I hold a Bachelor of Science degree in Physics and a minor in Mathematics from Northern Illinois University in DeKalb Illinois. I am a Certified Laser Safety Officer (CLSO), and Certified Medical Laser Safety Officer (CMLSO), Board of Laser Safety
Where do you work?
I work at Rush University Medical Center in Chicago, Illinois. I work in the department of Radiation Safety as a Health Physicist. I perform a full range of radiation safety tasks, including provision of support to the respective departments using radiation and radioactive material. I have worked in Radiation Safety in both medical and university settings for over ten years, and it has been a rewarding and learning experience for me.
Becoming an LSO and CLSO
How did you become the LSO?
In 2002‚ I was hired to become the Laser Safety Officer for Rush University Medical Center. My educational background in physics gave me the needed understanding of the hazards and science associated with lasers, and I was able to combine this with my years of working in radiation safety. I have found the two programs to be very similar. Although my hands-on experience with lasers has not been as strong, my ability to understand and implement the regulatory component of the job has helped me to excel.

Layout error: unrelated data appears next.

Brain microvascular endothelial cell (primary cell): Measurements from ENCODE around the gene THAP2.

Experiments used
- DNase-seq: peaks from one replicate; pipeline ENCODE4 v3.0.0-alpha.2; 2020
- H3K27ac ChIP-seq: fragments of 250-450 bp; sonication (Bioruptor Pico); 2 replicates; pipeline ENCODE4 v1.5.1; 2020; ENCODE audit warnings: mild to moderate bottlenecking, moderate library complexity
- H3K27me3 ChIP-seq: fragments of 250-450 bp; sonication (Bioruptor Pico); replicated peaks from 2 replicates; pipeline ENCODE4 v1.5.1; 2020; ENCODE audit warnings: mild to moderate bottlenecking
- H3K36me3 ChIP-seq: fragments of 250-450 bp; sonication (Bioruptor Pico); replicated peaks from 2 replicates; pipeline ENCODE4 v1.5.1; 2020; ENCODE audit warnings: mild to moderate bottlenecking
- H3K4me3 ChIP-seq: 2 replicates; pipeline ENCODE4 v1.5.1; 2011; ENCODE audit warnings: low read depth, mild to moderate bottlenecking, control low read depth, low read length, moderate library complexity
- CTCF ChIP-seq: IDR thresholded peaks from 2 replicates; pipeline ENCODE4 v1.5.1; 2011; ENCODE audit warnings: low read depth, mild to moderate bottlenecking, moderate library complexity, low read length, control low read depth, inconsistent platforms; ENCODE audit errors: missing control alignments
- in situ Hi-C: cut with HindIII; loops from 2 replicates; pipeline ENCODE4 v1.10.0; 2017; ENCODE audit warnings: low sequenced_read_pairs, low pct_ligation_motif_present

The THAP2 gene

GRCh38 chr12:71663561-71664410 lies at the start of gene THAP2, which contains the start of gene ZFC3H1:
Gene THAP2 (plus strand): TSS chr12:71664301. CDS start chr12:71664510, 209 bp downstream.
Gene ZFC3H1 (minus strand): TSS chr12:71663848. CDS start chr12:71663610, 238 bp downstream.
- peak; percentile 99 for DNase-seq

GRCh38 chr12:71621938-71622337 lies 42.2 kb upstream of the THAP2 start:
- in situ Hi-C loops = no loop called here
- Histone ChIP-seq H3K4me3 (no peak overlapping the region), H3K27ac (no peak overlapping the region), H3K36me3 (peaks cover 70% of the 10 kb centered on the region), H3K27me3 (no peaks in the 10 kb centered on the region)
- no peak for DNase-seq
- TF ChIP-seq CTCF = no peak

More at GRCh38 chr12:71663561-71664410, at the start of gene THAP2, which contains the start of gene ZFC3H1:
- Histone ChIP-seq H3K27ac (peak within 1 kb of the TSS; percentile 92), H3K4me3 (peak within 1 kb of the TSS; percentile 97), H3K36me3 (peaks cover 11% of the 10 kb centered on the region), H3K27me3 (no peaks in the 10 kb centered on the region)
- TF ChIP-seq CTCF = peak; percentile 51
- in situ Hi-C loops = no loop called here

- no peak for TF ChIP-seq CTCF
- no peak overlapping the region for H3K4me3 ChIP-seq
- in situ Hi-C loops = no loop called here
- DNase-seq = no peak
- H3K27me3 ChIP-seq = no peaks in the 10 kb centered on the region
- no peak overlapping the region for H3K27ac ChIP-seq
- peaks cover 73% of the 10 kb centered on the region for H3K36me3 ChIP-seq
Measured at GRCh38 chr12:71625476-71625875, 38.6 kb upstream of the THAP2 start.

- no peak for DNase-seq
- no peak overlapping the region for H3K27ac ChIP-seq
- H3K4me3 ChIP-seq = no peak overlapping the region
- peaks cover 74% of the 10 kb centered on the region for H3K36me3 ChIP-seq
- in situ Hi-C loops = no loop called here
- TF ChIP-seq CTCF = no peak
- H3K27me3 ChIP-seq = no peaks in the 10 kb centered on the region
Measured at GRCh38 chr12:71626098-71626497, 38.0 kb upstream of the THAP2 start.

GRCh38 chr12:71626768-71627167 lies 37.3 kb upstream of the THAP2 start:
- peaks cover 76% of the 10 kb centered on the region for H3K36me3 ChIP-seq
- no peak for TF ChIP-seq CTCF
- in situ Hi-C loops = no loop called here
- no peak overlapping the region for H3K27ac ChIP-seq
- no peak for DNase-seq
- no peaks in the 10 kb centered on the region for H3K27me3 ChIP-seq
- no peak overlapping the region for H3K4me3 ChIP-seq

What are some of the challenges of today’s LSO?
The challenge today for MLSO is keeping up with the advances that emerge with the use of lasers in the medical setting. And for me it has also been the need and desire to continuously educate myself in this area. With my BLS CMLSO, and CLSO certificate in hand, I feel as if the future holds many opportunities for me. I′m always thinking of new ways of educating the laser use community in my working environment. I would love to find more ways of gaining hands-on experience and knowledge of lasers, on that note I give a “shout-out” for any suggestions or mentors.